But, what's striking is how solid the rest of the rotation may be. In his first full big league season, ZiPS projected Lance McCullers for 2.6 zWAR and Mike Fiers for a shade under 2 zWAR. That gives Houston a pretty strong 1-4 in the rotation. If only Scott Feldman would pretend to be anyone else but Scott Feldman, the rotation could be very strong.

The bullpen, too, is deep. Outside of one of the best relievers in baseball (Ken Giles), the bullpen features five guys with FIP- of 80 or less, another guy at 81 (James Hoyt) and Will Harris bringing up the rear at 91.

4) Houston has a lot of good, but not great, players

Think of this Astros roster as VOLTRON. Individually, it's not much at some spots. You all probably argue third base, left field and catcher as particularly vulnerable spots. No one player stands out in any of the places.

But, add a few players together and Houston has a two or three win player at almost every spot on the field.

For instance, Jake Marisnick is only projected for 1.6 zWAR and is compared to Xavier Paul. Not a ringing endorsement. But, add him with Colby Rasmus at the spot, who is also projected for 1.6 zWAR, and suddenly, you have over three wins in left field.

Matt Duffy should also be a fan of ZiPS, because it's a fan of him. He's projected for 2.0 zWAR, good for eighth on the team. Unfortunately, the presumed starter at third ahead of him is also ahead of him on the zWAR list (Luis Valbuena). Together, though, they should produce at a pretty healthy clip.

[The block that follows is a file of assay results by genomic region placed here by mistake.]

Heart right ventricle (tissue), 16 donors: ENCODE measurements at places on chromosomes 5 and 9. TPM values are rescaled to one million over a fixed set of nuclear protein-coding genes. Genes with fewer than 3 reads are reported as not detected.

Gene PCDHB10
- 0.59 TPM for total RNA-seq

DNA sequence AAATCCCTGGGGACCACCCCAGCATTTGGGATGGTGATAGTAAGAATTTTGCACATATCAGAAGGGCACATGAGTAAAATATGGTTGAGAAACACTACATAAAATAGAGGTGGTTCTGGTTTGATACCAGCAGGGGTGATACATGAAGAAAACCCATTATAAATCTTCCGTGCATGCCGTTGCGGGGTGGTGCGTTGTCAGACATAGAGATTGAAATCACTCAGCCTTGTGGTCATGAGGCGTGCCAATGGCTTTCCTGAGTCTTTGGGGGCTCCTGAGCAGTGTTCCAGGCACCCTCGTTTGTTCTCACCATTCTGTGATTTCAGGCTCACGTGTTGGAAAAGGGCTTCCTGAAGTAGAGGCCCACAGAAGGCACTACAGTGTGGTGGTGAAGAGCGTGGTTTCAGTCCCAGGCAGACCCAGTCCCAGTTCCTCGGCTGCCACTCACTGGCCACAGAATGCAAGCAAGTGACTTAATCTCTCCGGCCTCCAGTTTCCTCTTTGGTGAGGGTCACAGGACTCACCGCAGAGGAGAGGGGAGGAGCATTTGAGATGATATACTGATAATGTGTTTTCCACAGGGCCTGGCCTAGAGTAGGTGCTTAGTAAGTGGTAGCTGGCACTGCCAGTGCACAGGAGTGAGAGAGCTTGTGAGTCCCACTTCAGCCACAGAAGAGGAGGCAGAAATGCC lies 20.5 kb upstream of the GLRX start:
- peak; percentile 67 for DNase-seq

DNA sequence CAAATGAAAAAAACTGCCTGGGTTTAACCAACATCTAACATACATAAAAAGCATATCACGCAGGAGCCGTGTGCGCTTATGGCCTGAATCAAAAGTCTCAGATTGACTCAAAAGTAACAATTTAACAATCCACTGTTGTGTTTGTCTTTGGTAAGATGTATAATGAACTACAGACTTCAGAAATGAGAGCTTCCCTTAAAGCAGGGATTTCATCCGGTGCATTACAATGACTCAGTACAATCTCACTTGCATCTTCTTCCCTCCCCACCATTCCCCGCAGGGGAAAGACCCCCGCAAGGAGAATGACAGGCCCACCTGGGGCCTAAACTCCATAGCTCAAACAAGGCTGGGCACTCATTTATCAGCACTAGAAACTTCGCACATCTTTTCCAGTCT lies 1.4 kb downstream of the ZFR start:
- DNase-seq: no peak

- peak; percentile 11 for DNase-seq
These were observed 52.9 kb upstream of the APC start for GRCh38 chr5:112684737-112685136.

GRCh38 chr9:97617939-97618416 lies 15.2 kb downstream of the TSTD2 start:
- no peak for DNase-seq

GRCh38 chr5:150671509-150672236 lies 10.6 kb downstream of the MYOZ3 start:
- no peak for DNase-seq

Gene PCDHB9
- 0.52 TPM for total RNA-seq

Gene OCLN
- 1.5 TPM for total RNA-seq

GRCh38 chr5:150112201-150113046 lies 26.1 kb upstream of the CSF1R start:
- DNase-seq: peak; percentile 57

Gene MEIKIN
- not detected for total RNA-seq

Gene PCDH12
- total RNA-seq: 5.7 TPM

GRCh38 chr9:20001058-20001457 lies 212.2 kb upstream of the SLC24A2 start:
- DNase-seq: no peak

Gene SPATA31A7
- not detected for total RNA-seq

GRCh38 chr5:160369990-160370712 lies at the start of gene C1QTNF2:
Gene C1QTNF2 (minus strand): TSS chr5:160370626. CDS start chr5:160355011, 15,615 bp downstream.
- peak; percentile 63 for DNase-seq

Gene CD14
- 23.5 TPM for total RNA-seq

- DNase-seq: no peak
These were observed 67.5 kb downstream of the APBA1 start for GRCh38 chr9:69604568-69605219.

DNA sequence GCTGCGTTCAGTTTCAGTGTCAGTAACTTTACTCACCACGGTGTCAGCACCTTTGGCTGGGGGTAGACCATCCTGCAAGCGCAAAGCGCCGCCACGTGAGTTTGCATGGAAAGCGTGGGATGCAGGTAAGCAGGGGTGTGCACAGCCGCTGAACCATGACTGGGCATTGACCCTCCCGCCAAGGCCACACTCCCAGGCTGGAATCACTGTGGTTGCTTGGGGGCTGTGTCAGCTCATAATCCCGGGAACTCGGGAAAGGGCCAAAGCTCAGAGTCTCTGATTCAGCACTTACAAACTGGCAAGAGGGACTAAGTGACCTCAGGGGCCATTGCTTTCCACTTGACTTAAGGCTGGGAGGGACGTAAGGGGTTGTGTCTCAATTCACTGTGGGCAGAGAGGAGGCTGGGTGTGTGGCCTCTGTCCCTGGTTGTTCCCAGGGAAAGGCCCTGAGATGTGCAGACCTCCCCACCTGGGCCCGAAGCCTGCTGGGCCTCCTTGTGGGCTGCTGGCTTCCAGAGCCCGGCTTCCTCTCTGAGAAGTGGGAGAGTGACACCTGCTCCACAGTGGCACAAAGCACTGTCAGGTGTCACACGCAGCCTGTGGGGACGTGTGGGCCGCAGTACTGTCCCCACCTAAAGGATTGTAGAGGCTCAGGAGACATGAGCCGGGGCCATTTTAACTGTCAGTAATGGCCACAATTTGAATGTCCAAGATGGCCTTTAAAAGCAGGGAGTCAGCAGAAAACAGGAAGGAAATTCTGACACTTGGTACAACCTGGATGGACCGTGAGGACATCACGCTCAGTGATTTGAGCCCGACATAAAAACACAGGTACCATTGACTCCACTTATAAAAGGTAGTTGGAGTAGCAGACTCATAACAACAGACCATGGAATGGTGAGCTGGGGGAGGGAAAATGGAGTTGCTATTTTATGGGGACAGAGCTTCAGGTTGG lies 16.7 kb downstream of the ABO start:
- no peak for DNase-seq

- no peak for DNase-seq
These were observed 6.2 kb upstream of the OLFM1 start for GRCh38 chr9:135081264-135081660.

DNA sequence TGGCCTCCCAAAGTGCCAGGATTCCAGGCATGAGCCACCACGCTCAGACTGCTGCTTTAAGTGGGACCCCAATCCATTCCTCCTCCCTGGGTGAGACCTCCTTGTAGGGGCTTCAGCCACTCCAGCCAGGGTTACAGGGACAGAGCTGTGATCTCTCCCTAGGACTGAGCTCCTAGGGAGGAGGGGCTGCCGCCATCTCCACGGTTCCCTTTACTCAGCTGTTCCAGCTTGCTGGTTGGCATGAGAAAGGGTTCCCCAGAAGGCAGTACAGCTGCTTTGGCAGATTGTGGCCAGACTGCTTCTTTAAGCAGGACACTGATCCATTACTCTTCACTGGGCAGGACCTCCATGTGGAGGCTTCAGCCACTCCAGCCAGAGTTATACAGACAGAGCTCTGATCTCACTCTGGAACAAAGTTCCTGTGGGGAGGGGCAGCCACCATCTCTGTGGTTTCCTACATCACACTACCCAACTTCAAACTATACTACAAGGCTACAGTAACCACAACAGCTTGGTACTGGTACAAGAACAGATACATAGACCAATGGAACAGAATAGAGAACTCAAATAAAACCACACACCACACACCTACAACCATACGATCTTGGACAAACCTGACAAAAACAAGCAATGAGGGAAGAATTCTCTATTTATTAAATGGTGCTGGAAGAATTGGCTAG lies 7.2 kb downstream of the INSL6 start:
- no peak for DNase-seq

Catcher, too, appears weak, but ZiPS likes Jason Castro at 2.2 zWAR and doesn't hate Max Stassi at 1.0 zWAR or even Tyler Heineman at 1.2 zWAR. Pick one of them to back up Castro and you have a solid three wins behind the plate.

Only two players are projected at "All-Star" levels of four or more wins above replacement. But, only two regular spots in the order are projected to bring in less than two wins (DH, 1B). One of those can even be fixed with the promotion of the aforementioned A.J. Reed.

Which is to say that the Astros have a lot of depth on this roster and the offense appears to be in good shape heading into spring training.

5) Alex Bregman could be here sooner than you think

Okay, that may be a reach, but it fits my personal prediction nicely. ZiPS projects prospects and bench players. Bregman is one of the guys ZiPS liked a lot and he's projected for almost 1.5 zWAR in 500 PAs.

Surprising? Probably. The guy was just drafted last summer and hasn't made it to Double-A yet. Still, I feel good about Bregman being a surprise promotion at some point this summer, especially if the infield suffers any injuries.

Will it happen? Probably not. The Astros almost assuredly have their own forecasts for players. They also know what kind of worker Bregman is, how committed he is, what kind of exit velocities he had against high-level competition last year. In short, they have a better feel for how ready he is.

It should also be noted that ZiPS also quite likes Colin Moran and James Hoyt, so it appears ZiPS reads TCB daily.

That's it for me. What stood out to you in these ZiPS projections?